Detroit Baptist Theological Seminary

1 Apr 2024

The Role of “Passion” in Christian Experience


The use of the term passion has seen a huge uptick in conservative evangelical life in the past 25 years or so, roughly paralleling the sharp rise in influence of Reformed Charismatism in conservative evangelical theology and hymnody. The term passion is used in an overwhelmingly positive sense as the antidote to lethargy and ambivalence toward God and spiritual things—a problem that young, restless Christians seem perpetually to discover in previous generations.

But is Christian “passion” the correct antidote? I’m not so sure that it is. My first exposure to diversity in our “psychology of feeling” came in 1993, when I first read Jonathan Edwards’s Religious Affections. In this little volume Edwards distinguishes sharply between feelings that are unbridled, euphoric, ecstatic, and otherwise unrestrained (which he viewed as poisonous to the religious awakenings of his day) and feelings that are informed, cultivated, measured, and deeply felt (which were capable of sustaining genuine awakening).

My next exposure to this distinction came in my reading of William G. T. Shedd, whose Dogmatic Theology was assigned reading in my systematic theology classes at DBTS. Shedd is easily the most articulate defender of divine impassibility I have ever encountered. Passions, for Shedd, correspond largely to the troublesome emotions cited in Edwards, and flow from the ignorance of the human condition. Because humans lack omniscience, we react impulsively to circumstances and especially to unexpected stimuli—and because of depravity, we tend to react poorly. God, in his omniscience, has no passions. He never reacts; instead, he responds with perpetually measured, proportionate, and righteous affections: inclining toward what is good and withdrawing from what is evil in the outworking of his eternal decree. It’s not that God lacks feeling (indeed, God feels more deeply than we can possibly imagine), but his feelings are better expressed as inclinations and affections rather than passions. Of course Jesus, in his humanity, DID experience passion (in fact, we commemorated his passion just last week), but always chastely. That is, he immediately and aggressively domesticated his passions so that they were always expressed temperately and in righteousness. He serves as a model for our sanctification.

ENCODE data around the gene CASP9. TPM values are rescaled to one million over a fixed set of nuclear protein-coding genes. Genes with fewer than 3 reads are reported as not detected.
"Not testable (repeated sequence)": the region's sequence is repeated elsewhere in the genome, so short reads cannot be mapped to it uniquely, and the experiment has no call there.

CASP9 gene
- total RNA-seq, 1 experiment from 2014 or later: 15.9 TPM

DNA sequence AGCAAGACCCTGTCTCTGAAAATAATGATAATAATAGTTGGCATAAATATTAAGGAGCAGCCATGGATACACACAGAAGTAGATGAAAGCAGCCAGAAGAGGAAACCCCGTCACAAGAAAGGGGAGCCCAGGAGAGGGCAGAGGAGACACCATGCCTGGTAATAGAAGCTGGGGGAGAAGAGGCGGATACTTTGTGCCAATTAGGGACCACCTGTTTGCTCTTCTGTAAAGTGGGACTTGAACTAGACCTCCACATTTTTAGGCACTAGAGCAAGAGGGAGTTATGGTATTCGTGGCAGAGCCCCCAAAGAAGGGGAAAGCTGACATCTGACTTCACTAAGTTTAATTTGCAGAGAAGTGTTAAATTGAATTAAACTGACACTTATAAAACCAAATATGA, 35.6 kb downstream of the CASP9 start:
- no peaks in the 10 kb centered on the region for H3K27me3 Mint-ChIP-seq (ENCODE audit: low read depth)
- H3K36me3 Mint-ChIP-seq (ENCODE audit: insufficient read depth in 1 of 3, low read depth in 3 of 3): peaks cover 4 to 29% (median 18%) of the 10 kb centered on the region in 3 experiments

My third major encounter with this distinction was a read of Thomas Dixon’s dissertation, From Passions to Emotions: The Creation of a Secular Psychological Category (Cambridge, 2008). His argument is that modern psychology (and esp. Freud) conflated passions and affections into the amorphous term emotion, effectively endorsing (or at a minimum permitting) all expressions of feeling as unavoidable aspects of an undifferentiated human psyche. The idea of actively suppressing wicked passions or cultivating chaste affections disappeared entirely from secular psychology. As Freudian psychology has leaned into Christian discipleship, I would suggest that it has supplanted Christ’s model for the sanctification of our feelings.

  • First, it results in the validation of all feeling. We simply need to find correct objects for our culturally-informed feelings. If our feelings are romantic (even erotic, according to one recent video clip), we can simply make God the object of our romantic impulses. If we value cheerfulness and excitability, we can make all of our religious expressions celebratory and fun. If our feelings run toward rage against cultural injustice, we can do worship that way, too. Of course, this also means that no worship music qua music can possibly ever be questioned—as a purveyor of feeling, music can never be invalidated.
  • Second, it places unwarranted emphasis on the simple release of passions as an indicator of spiritual health and less on the suppression of wicked affections and the cultivation of chaste ones. Zeal is prized above all else. This has long been the scourge of charismatism. 
  • Third, it diverts debates about worship from their central concern. The “worship wars” that churches experience are rarely biblical vs. unbiblical. Some are, but most pit one prevailing generational passion against the next as the dominant worship expression of a given church. 
  • Fourth, it largely ignores the patterns of Scripture in defining our expressions of religious affection. The disconnect between the worship of the psalms and contemporary worship never ceases to amaze me. While the psalms surely include some celebratory elements and Gospel references, they are dominated by lament, biblical-theological instruction, and the relentless theme of divine providence in the outworking of history and in the lives of God’s people. I would hazard that these themes are essential to a balanced expression of Christian affection—but very often, they are wholly absent.

In summary, I find largely unhelpful and even dangerous the unqualified appeal to passion in the outworking of the Christian experience. Much more important to the believer’s sanctification is the cultivation of biblically-informed, chaste, and measured affections.